Tag Archive for: E400

Event 38 Announces New EO/IR Payload for E400 VTOL Drone

Event 38 Unmanned Systems, a leading manufacturer of American-made mapping drones, announces that the E400, Event 38’s latest fixed-wing mapping drone, is now available with a gimballed EO/IR camera from NextVision.

NextVision makes field-proven, stabilized cameras and accessories for a variety of commercial and industrial applications. Their gimballed EO/IR cameras capture high-quality visual and thermal imagery and video that can be streamed directly to a ground station.

Combining an EO/IR camera with the E400 platform creates a powerful tool for search-and-rescue, emergency management, and disaster response scenarios, including swift water rescue. The E400 is a military-grade drone with a carbon fiber frame, rather than foam, and is durable enough for rugged field applications. Additionally, the E400 has very long endurance and doesn’t require frequent intermissions for charging. As a result, the E400 can cover much more acreage in a single flight than a multirotor drone, which is vital when time is of the essence.

This new integration is also ideal for surveillance and security applications. The E400 is fully electric and very quiet, so it can fly much lower than other drones without detection.

“At Event 38, we’re always looking for ways to make drone technology accessible to industries and sectors that can really benefit from it, which is why we’re so thrilled to be integrating NextVision cameras with the E400,” said Jeff Taylor, founder & CEO of Event 38. “The E400 is extremely user-friendly; you don’t need a background in aeronautics to use it. This means that any public safety team—whether that’s the police, the sheriff, border control, search and rescue, emergency management, or disaster response—can add aerial surveillance to their capabilities without having to hire an additional operator.”

Event 38 recently demoed the E400 with an EO/IR camera at an Indiana Public Safety Drone Training event, with great success.

3D-Printed Antenna Demonstrated on E400 Drone

Earlier this year, Event 38 Unmanned Systems successfully flew a drone fitted with a 3D-printed antenna at Kent State University. The project, backed by the Ohio Federal Research Network (OFRN), was a collaboration between Event 38, Kent State University, Youngstown State University, and Youngstown Business Incubator (YBI), who led the project.

Event 38 consulted with YBI to explore the possibility of creating a 3D-printed antenna to replace the nose cone on the E400, an Event 38 mapping drone.

“3D printing is an exciting option for creating geometrically complex components, such as antennas,” said Jeff Taylor, CEO of Event 38. “Traditional manufacturing methods, such as machining, aren’t optimal for unusual shapes, which can require a lot of tooling and produce significant waste material. 3D printing is much more efficient for certain geometries.”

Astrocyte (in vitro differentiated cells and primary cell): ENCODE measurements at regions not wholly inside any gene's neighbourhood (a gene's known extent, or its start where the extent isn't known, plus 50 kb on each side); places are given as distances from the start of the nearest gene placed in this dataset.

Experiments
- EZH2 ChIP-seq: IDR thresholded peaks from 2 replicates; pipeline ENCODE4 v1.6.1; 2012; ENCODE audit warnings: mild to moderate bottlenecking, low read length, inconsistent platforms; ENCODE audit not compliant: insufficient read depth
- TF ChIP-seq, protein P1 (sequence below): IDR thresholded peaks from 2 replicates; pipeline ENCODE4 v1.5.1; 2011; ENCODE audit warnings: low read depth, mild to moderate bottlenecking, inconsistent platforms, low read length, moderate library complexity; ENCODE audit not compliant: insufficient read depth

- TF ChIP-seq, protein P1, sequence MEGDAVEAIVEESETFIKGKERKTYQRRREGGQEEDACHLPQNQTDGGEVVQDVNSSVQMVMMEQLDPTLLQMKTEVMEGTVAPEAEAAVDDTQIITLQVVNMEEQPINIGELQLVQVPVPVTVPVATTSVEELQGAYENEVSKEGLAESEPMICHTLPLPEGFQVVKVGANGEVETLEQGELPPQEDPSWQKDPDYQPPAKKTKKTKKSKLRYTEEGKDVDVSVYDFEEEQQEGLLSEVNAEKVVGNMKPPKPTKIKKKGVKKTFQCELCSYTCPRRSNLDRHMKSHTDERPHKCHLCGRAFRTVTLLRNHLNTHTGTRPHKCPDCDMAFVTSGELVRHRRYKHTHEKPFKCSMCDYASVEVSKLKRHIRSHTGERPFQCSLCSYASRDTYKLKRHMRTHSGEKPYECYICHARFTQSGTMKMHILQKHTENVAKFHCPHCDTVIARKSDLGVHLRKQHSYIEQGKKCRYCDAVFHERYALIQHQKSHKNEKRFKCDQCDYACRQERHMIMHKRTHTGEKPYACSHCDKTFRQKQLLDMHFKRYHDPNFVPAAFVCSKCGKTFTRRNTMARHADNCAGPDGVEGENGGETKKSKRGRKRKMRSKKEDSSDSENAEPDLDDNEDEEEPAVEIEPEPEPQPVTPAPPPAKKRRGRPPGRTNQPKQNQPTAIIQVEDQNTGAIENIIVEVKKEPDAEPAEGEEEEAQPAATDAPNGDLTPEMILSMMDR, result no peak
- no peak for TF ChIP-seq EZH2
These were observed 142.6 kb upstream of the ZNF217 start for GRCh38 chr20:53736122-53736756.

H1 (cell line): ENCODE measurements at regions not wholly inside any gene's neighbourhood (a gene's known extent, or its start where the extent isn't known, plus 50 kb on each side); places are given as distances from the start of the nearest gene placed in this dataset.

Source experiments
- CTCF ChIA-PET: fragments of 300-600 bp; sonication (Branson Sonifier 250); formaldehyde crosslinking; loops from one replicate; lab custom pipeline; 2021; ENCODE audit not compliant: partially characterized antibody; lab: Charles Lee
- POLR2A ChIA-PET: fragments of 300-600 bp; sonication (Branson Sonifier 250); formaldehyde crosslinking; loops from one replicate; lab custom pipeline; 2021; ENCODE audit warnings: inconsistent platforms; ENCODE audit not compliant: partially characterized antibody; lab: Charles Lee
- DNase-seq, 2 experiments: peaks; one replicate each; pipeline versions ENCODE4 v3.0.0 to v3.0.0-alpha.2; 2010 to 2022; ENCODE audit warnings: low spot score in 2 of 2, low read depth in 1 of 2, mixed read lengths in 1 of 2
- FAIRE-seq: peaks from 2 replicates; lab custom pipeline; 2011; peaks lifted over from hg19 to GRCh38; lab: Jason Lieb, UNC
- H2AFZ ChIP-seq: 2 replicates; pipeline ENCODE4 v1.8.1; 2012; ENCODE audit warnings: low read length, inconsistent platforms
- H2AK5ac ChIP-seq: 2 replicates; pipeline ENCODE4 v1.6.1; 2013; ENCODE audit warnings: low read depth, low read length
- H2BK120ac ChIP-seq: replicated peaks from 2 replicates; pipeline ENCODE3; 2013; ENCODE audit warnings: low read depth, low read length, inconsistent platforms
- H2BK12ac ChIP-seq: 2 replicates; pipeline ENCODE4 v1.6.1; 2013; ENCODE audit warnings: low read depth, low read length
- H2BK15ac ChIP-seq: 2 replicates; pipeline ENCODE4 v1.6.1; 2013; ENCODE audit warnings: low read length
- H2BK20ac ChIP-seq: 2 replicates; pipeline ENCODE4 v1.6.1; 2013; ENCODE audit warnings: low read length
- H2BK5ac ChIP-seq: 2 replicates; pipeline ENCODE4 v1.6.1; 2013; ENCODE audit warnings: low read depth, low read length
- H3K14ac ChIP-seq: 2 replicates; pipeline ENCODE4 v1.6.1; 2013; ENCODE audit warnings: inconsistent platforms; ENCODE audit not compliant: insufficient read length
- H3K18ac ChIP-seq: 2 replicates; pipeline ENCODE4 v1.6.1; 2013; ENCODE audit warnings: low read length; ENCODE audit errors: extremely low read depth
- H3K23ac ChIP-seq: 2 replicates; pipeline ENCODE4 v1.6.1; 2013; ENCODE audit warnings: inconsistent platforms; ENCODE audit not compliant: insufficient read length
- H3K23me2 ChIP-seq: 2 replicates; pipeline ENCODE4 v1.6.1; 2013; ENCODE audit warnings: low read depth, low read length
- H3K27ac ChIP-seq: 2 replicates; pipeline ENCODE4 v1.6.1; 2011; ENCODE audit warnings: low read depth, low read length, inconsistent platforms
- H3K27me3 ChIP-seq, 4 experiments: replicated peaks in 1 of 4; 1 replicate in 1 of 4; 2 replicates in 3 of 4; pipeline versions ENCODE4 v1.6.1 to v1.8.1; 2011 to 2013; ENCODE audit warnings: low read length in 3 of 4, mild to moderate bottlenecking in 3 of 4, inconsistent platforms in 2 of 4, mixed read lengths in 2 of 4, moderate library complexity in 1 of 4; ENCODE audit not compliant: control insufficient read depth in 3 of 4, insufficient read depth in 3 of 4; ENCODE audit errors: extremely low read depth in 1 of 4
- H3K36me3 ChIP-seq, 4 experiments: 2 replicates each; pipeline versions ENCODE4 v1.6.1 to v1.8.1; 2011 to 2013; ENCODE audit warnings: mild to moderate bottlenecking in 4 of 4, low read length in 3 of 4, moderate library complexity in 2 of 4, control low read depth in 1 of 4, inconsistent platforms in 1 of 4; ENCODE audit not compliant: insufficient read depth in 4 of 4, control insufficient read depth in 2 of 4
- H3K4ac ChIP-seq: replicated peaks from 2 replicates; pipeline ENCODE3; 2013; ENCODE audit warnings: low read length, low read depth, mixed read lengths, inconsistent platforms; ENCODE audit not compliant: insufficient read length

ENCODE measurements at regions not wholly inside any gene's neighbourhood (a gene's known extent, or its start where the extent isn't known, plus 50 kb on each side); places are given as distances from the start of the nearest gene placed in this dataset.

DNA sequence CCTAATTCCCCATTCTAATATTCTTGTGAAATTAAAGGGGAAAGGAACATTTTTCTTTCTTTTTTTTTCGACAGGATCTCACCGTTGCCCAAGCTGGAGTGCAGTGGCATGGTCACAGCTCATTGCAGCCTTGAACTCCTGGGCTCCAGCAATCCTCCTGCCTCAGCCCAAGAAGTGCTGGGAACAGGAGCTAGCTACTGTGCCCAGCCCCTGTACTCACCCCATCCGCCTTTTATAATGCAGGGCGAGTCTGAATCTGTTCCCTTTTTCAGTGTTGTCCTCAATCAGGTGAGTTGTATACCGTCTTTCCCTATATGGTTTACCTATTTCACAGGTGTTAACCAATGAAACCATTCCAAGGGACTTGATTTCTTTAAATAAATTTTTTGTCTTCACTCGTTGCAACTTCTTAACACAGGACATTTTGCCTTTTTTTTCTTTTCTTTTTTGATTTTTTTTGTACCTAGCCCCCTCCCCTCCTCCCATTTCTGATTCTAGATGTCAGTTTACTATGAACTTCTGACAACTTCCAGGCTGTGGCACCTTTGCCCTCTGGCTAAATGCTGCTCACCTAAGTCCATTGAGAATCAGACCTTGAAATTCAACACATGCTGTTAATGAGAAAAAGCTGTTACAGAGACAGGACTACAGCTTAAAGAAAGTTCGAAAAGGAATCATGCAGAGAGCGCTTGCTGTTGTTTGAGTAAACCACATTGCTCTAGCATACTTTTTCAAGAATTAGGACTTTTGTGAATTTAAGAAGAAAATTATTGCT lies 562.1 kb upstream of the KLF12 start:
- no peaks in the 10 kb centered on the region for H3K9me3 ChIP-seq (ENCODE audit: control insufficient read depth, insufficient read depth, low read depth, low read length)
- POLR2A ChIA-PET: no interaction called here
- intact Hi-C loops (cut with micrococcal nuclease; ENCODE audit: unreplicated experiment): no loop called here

YBI experimented with different 3D-printed antenna designs to find one that matched the dimensional needs of the E400 and achieved the right frequency and distribution pattern.

The 3D-printed antenna created by YBI was fully integrated on the E400 and flown at an OFRN project demonstration at Kent State University.

“Geometrically complex 3D-printed antennas are very promising technology,” said Taylor. “In partnership with YBI, we proved the feasibility of a dual-purpose nose cone that served as both antenna and aerodynamic structure. But there’s potential to create structural parts, too. We could print a loadbearing piece that also serves as an antenna and thus replace a structural element, which reduces the overall weight of the aircraft.”

There are several applications in which full integration of the antenna into the existing shape of the aircraft is beneficial. In virtually any context, an integrated antenna is safer from bumps and damage than a whip antenna that protrudes from the plane. In the context of a hypersonic aircraft, a protruding antenna requires extra heat shielding, whereas an antenna that integrates with the shape of the fuselage could withstand both heat and hypersonic airflow without compromising performance.

Light weighting can also contribute meaningfully to overall performance of an unmanned aircraft. A lighter drone can fly longer and handle a heavier payload on the same amount of power.

Taylor is optimistic about the future of 3D-printed antenna and other sensors. “There may be long-term benefits we haven’t even realized yet. It could change the way we design and build drones in the future.”

To learn more about Event 38 or the E400, visit www.event38.com.